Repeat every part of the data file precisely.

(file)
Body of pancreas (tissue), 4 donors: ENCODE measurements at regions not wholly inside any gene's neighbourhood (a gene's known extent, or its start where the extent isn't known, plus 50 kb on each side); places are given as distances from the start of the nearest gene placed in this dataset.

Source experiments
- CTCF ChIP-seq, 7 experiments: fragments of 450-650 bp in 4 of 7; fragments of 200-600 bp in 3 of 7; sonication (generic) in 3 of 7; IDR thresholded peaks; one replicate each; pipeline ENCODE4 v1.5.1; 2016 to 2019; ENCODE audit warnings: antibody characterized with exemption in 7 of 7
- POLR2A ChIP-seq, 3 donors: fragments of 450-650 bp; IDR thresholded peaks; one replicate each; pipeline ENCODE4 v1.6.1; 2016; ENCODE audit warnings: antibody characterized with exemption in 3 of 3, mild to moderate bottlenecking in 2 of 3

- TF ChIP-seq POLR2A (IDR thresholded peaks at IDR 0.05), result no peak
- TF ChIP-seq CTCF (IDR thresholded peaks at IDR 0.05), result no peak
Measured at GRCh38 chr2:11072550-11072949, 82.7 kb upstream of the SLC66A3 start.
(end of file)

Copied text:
Body of pancreas (tissue), 4 donors: ENCODE measurements at regions not wholly inside any gene's neighbourhood (a gene's known extent, or its start where the extent isn't known, plus 50 kb on each side); places are given as distances from the start of the nearest gene placed in this dataset.

Source experiments
- CTCF ChIP-seq, 7 experiments: fragments of 450-650 bp in 4 of 7; fragments of 200-600 bp in 3 of 7; sonication (generic) in 3 of 7; IDR thresholded peaks; one replicate each; pipeline ENCODE4 v1.5.1; 2016 to 2019; ENCODE audit warnings: antibody characterized with exemption in 7 of 7
- POLR2A ChIP-seq, 3 donors: fragments of 450-650 bp; IDR thresholded peaks; one replicate each; pipeline ENCODE4 v1.6.1; 2016; ENCODE audit warnings: antibody characterized with exemption in 3 of 3, mild to moderate bottlenecking in 2 of 3

- TF ChIP-seq POLR2A (IDR thresholded peaks at IDR 0.05), result no peak
- TF ChIP-seq CTCF (IDR thresholded peaks at IDR 0.05), result no peak
Measured at GRCh38 chr2:11072550-11072949, 82.7 kb upstream of the SLC66A3 start.